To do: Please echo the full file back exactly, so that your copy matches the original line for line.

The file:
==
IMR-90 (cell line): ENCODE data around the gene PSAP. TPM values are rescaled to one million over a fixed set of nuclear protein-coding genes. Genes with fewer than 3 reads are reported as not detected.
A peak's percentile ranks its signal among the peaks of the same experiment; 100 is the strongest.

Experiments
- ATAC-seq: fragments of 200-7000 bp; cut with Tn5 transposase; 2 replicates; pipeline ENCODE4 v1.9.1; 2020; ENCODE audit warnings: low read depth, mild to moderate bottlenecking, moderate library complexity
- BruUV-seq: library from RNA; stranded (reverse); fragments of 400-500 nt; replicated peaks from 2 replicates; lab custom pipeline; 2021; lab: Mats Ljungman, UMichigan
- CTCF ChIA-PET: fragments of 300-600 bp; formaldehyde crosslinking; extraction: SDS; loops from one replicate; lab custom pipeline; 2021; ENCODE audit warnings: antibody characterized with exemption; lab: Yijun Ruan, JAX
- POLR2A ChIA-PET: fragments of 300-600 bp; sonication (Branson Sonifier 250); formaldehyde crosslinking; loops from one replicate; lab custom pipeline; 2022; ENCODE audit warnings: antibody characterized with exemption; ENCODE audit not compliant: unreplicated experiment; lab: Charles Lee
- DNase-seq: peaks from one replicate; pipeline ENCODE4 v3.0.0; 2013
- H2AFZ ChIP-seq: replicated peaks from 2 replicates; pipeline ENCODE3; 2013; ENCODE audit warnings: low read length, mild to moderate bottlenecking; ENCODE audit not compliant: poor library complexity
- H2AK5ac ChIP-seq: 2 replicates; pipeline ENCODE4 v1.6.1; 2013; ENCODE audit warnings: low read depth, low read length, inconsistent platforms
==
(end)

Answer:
IMR-90 (cell line): ENCODE data around the gene PSAP. TPM values are rescaled to one million over a fixed set of nuclear protein-coding genes. Genes with fewer than 3 reads are reported as not detected.
A peak's percentile ranks its signal among the peaks of the same experiment; 100 is the strongest.

Experiments
- ATAC-seq: fragments of 200-7000 bp; cut with Tn5 transposase; 2 replicates; pipeline ENCODE4 v1.9.1; 2020; ENCODE audit warnings: low read depth, mild to moderate bottlenecking, moderate library complexity
- BruUV-seq: library from RNA; stranded (reverse); fragments of 400-500 nt; replicated peaks from 2 replicates; lab custom pipeline; 2021; lab: Mats Ljungman, UMichigan
- CTCF ChIA-PET: fragments of 300-600 bp; formaldehyde crosslinking; extraction: SDS; loops from one replicate; lab custom pipeline; 2021; ENCODE audit warnings: antibody characterized with exemption; lab: Yijun Ruan, JAX
- POLR2A ChIA-PET: fragments of 300-600 bp; sonication (Branson Sonifier 250); formaldehyde crosslinking; loops from one replicate; lab custom pipeline; 2022; ENCODE audit warnings: antibody characterized with exemption; ENCODE audit not compliant: unreplicated experiment; lab: Charles Lee
- DNase-seq: peaks from one replicate; pipeline ENCODE4 v3.0.0; 2013
- H2AFZ ChIP-seq: replicated peaks from 2 replicates; pipeline ENCODE3; 2013; ENCODE audit warnings: low read length, mild to moderate bottlenecking; ENCODE audit not compliant: poor library complexity
- H2AK5ac ChIP-seq: 2 replicates; pipeline ENCODE4 v1.6.1; 2013; ENCODE audit warnings: low read depth, low read length, inconsistent platforms